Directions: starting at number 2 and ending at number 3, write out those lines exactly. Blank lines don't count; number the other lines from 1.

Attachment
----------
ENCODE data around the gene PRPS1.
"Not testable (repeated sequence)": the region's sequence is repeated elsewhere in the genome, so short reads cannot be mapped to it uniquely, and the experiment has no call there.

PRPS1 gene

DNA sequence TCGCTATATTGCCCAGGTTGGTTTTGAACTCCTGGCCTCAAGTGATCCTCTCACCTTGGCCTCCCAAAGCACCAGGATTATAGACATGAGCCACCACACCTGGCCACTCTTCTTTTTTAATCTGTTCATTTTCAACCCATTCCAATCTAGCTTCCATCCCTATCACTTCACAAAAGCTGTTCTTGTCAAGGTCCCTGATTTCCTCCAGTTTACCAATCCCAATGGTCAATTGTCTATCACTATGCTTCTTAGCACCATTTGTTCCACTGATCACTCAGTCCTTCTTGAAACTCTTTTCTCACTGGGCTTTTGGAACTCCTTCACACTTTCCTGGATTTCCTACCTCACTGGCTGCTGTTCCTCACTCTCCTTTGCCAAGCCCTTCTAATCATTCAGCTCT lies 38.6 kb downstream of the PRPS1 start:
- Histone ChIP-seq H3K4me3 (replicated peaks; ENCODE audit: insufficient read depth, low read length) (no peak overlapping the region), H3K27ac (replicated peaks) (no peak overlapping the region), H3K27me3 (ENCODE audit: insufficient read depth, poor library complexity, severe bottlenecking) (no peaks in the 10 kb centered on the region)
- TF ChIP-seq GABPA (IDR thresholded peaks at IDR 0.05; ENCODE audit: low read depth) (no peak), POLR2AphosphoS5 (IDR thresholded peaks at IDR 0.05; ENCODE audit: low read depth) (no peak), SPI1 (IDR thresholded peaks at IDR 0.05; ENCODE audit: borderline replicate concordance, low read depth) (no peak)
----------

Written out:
"Not testable (repeated sequence)": the region's sequence is repeated elsewhere in the genome, so short reads cannot be mapped to it uniquely, and the experiment has no call there.

PRPS1 gene